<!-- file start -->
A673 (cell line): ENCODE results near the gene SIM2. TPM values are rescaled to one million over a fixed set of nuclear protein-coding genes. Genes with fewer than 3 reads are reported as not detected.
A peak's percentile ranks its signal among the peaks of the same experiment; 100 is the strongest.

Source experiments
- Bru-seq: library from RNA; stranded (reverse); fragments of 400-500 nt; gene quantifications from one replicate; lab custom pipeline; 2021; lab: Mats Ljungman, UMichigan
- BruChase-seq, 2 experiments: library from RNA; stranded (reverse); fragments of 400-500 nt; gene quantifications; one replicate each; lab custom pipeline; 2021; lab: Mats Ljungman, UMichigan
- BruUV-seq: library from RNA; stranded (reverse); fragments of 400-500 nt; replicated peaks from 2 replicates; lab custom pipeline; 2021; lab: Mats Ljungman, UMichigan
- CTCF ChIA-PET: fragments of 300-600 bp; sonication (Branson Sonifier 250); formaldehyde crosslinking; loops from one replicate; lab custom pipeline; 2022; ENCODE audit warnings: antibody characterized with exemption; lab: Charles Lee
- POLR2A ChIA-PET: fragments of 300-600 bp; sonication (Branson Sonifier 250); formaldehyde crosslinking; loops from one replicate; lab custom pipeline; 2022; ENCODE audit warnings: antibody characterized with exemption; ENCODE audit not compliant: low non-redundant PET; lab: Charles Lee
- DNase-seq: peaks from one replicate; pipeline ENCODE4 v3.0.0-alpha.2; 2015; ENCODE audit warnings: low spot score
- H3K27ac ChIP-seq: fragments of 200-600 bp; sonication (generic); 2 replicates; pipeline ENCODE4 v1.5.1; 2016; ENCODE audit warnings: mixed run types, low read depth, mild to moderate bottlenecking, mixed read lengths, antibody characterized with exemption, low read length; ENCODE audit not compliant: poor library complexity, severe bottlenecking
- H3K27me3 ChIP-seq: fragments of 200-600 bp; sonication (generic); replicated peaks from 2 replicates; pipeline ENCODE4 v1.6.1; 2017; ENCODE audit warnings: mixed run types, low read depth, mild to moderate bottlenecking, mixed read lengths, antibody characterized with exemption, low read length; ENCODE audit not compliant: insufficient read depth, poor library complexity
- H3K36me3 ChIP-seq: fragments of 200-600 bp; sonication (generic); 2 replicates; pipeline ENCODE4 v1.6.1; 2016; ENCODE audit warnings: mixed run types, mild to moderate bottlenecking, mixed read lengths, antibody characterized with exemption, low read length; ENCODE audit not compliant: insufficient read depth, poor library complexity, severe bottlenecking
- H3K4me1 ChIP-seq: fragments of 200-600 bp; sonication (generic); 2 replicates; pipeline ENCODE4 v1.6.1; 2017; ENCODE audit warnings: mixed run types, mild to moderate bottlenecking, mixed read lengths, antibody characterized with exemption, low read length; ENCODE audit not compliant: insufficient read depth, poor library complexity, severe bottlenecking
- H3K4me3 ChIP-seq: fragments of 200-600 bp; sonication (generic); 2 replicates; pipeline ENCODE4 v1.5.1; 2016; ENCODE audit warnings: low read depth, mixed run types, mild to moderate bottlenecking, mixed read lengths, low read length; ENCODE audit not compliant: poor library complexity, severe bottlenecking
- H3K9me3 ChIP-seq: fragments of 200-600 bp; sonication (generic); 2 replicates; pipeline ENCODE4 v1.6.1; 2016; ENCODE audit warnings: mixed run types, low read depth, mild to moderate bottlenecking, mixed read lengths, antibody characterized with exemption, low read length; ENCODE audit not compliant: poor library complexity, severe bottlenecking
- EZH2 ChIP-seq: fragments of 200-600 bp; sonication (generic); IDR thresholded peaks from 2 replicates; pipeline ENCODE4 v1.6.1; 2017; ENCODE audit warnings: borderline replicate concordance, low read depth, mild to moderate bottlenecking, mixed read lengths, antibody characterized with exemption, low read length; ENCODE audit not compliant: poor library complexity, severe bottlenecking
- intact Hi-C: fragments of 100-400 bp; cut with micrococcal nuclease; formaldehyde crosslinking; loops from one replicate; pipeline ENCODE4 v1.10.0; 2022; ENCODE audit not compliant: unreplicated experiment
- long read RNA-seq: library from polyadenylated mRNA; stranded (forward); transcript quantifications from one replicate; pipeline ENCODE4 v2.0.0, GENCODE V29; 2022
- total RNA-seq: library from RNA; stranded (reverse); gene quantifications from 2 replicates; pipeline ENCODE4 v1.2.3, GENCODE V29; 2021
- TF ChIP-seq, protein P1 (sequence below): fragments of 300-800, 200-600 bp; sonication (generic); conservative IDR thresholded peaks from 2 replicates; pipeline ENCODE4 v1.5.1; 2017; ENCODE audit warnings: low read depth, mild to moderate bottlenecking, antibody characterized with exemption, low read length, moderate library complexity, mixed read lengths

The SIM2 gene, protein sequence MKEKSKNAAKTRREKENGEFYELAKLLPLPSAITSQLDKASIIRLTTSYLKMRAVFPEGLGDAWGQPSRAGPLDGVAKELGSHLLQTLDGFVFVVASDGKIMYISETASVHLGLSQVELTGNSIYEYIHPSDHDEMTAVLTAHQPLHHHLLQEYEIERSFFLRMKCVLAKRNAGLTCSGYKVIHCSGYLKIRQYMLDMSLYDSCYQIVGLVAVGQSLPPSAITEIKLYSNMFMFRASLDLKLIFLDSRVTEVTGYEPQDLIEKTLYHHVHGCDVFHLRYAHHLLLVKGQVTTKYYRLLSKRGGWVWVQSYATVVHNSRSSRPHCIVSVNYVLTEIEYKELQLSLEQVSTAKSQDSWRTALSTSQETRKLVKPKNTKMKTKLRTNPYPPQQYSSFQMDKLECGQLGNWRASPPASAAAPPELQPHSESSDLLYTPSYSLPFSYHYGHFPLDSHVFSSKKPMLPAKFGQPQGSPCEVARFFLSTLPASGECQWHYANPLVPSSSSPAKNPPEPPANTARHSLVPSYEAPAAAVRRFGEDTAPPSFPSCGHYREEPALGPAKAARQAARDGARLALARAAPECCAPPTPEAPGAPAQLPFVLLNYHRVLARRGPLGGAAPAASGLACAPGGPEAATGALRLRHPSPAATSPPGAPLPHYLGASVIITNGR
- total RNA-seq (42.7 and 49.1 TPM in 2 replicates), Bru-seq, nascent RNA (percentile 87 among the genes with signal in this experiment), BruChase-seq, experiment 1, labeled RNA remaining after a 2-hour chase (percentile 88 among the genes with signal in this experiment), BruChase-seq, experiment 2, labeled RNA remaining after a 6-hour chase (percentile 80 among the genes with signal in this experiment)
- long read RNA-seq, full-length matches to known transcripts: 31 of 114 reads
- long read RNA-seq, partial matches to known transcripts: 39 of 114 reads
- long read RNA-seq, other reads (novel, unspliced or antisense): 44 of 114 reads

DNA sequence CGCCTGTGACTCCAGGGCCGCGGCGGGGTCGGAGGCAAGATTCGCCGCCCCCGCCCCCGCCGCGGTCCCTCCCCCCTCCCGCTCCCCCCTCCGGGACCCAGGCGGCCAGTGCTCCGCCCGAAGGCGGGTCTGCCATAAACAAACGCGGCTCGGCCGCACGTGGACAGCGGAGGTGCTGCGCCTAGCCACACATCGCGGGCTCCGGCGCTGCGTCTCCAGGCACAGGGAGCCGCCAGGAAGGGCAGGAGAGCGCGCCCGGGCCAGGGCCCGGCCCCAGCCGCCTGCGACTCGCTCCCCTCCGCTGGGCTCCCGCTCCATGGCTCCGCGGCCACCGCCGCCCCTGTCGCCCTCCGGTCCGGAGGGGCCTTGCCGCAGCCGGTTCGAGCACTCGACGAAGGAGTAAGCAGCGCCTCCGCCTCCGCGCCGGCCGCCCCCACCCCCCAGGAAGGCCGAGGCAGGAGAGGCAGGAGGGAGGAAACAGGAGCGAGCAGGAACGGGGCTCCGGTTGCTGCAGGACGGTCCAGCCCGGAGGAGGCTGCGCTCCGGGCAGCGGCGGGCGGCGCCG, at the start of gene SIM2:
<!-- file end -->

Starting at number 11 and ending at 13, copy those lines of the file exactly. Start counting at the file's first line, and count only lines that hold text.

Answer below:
- H3K27me3 ChIP-seq: fragments of 200-600 bp; sonication (generic); replicated peaks from 2 replicates; pipeline ENCODE4 v1.6.1; 2017; ENCODE audit warnings: mixed run types, low read depth, mild to moderate bottlenecking, mixed read lengths, antibody characterized with exemption, low read length; ENCODE audit not compliant: insufficient read depth, poor library complexity
- H3K36me3 ChIP-seq: fragments of 200-600 bp; sonication (generic); 2 replicates; pipeline ENCODE4 v1.6.1; 2016; ENCODE audit warnings: mixed run types, mild to moderate bottlenecking, mixed read lengths, antibody characterized with exemption, low read length; ENCODE audit not compliant: insufficient read depth, poor library complexity, severe bottlenecking
- H3K4me1 ChIP-seq: fragments of 200-600 bp; sonication (generic); 2 replicates; pipeline ENCODE4 v1.6.1; 2017; ENCODE audit warnings: mixed run types, mild to moderate bottlenecking, mixed read lengths, antibody characterized with exemption, low read length; ENCODE audit not compliant: insufficient read depth, poor library complexity, severe bottlenecking